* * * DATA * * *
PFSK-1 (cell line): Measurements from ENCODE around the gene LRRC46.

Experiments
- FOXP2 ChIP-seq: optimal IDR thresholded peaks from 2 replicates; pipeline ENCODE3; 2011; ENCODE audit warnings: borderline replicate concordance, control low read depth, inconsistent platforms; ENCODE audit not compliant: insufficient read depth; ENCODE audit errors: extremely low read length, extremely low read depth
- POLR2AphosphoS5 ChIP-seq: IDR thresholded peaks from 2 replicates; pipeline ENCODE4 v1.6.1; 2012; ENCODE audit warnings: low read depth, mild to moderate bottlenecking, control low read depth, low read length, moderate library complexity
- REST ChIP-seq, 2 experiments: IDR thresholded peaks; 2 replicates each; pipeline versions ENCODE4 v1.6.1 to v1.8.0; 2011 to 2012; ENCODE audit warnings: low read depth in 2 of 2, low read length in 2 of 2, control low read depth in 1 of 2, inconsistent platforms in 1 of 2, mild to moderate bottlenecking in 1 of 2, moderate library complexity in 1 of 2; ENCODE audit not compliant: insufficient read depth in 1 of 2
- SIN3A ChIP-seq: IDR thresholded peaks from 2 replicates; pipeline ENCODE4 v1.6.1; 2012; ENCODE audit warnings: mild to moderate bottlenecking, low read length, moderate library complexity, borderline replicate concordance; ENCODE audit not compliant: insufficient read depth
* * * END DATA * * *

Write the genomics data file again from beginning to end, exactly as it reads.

PFSK-1 (cell line): Measurements from ENCODE around the gene LRRC46.

Experiments
- FOXP2 ChIP-seq: optimal IDR thresholded peaks from 2 replicates; pipeline ENCODE3; 2011; ENCODE audit warnings: borderline replicate concordance, control low read depth, inconsistent platforms; ENCODE audit not compliant: insufficient read depth; ENCODE audit errors: extremely low read length, extremely low read depth
- POLR2AphosphoS5 ChIP-seq: IDR thresholded peaks from 2 replicates; pipeline ENCODE4 v1.6.1; 2012; ENCODE audit warnings: low read depth, mild to moderate bottlenecking, control low read depth, low read length, moderate library complexity
- REST ChIP-seq, 2 experiments: IDR thresholded peaks; 2 replicates each; pipeline versions ENCODE4 v1.6.1 to v1.8.0; 2011 to 2012; ENCODE audit warnings: low read depth in 2 of 2, low read length in 2 of 2, control low read depth in 1 of 2, inconsistent platforms in 1 of 2, mild to moderate bottlenecking in 1 of 2, moderate library complexity in 1 of 2; ENCODE audit not compliant: insufficient read depth in 1 of 2
- SIN3A ChIP-seq: IDR thresholded peaks from 2 replicates; pipeline ENCODE4 v1.6.1; 2012; ENCODE audit warnings: mild to moderate bottlenecking, low read length, moderate library complexity, borderline replicate concordance; ENCODE audit not compliant: insufficient read depth